Case StudyOfficer Fogerty, a 54 year old male, who has been working at Ironwood State Prison, is doing his daily rounds in “D” yard. Inmate Herrera approaches him and gives him a nod. Officer Fogerty, recognizing the gesture, approaches Herrera at the corner of the yard. They discuss an issue and Herrera hands Fogerty a wad of money. Officer Fogerty complies with Herrera’s request and will deal with him later. Officer Simpson, a 32 year old female, who has been a correctional officer for 3 years, clocks in for duty. Upon pass down, Officer Fogerty gives Officer Simpson a gesture, as well as a wad of money wrapped into a piece of paper. She slips it into her pocket without any hesitation. Later on in the evening, Ms. Simpson retrieves the note from her pocket to see a cell number. She checks out with the fellow officer on duty and tells him she is going to make rounds. With a simple wink, her fellow officer knew it was time for business. As Officer Simpson makes her way down the block, she is howled at and propositioned by other inmates. Laughing it off, she reaches her destiny. Opening the cell door, she untangles her hair free and begins to unbutton her blouse. Officer Simpson has been requested to fulfill a sexual activity in exchange for $900, giving a beneficial cut to all officers involved in the transaction. The three officers involved are all part of the corrupt sex ring within the compounds of the prison. Officer Fogerty is guilty of receiving gratuities for preferential treatment and sexual favors. Officer Simpson is guilty of sexual acts with an inmate and receiving gratuities for those favors. Officer Simpson’s partner officer is guilty of having knowledge of corruption and not abiding by the Correctional Officers Code of Ethics. Closing Conclusion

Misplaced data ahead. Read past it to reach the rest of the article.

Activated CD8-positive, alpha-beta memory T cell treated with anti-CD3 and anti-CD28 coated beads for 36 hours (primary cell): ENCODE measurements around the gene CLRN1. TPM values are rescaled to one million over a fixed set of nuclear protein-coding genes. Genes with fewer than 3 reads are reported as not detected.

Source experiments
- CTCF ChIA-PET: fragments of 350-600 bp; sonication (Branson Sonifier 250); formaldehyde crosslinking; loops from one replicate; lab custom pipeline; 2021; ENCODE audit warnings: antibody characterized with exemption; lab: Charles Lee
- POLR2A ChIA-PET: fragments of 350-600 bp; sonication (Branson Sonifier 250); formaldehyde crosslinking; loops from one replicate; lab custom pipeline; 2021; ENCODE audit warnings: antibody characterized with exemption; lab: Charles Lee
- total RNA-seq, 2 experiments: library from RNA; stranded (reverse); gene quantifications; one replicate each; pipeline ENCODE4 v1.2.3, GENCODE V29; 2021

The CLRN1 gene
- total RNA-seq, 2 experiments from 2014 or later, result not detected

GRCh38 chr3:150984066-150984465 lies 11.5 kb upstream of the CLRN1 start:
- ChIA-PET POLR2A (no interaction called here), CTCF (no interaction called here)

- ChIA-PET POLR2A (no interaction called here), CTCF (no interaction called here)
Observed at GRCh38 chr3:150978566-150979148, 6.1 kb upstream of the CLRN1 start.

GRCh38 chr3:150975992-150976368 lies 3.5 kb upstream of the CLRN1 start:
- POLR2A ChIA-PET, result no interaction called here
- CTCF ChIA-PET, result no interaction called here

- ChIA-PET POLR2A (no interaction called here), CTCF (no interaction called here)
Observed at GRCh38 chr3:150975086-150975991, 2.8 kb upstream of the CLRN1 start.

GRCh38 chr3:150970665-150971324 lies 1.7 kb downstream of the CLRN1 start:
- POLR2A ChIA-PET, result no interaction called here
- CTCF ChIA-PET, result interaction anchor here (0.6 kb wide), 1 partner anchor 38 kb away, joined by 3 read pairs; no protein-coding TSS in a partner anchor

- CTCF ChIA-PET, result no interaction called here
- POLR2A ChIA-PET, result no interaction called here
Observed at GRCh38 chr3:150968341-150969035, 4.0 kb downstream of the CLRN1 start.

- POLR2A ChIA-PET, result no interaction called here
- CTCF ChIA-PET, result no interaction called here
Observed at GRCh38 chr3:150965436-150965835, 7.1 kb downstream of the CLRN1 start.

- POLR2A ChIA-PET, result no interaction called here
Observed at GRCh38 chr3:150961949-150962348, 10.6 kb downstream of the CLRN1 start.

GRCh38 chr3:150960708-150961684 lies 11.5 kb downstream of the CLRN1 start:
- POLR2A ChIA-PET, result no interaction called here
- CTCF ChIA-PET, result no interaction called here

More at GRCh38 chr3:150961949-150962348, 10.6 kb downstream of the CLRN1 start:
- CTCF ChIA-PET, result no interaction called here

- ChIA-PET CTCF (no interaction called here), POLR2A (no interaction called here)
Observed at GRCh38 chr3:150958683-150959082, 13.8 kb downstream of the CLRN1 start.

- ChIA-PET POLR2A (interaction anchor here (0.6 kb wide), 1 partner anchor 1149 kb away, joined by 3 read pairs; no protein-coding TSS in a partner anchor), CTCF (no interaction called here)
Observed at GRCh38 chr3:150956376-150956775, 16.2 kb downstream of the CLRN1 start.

Ultimately it is up to people to maintain the integrity it needs to maintain an ethically true career in corrections. So many factors can play into why someone would want to be involved in corruption, but it takes a strong person who has established candor to not be influenced by criminals. Inmateshave 24 hours, 7 days a week, to think of ways to get a correctional officer to benefit them, or cross “into the dark side.” They are people who have strived to be manipulative, deceitful, selfish, and scheming (Thiroux, J., Krasemann, K, 2012). Correctional officers need to be confident in themselves and their overall mission with deterrence and rehabilitation. Although officers are not directly involved with rehabilitation, they are the only faces inmates see for the duration of their stay. They are the only influence of good they have in their lives at the moment. However, when correctional officers devalues themselves and choose to step across into a world of corruption, it makes the overall purpose of a Correctional Facility meaningless. If correctional officers can continue to allow inmates to control the interior walls of the prison, then how can anyone control the actual problem of crime? How can anyone be certain deterrence and rehabilitation has worked when these individuals are being supported by the same individuals vowed to supervise them?

RefrerencesAmerican Correctional Association. (2010). ACA. Code of Ethics in Corrections. Retrieved from Correctional Facility. (2013). Correctional Facility Defition. Retrieved from Corruption. (2013). Corruption Definition. Retrieved from Goodman, L. (2013). Vancouver Sun. U.S. Gang Ringleader Takes Over Prison. Retrieved from Hellgren, M. (2013). CBS Baltimore. Scandal Behind Bars: Accused Prison Gang Leader & Guard He Impregnated Plead Not Guilty. Retrieved from Howerton, J. (2012). The Blaze. Prison Inmates Allege Correctional Officers Forced Them To Rub Hot Sauce on Their Genitals. Retrieved from Michael, M.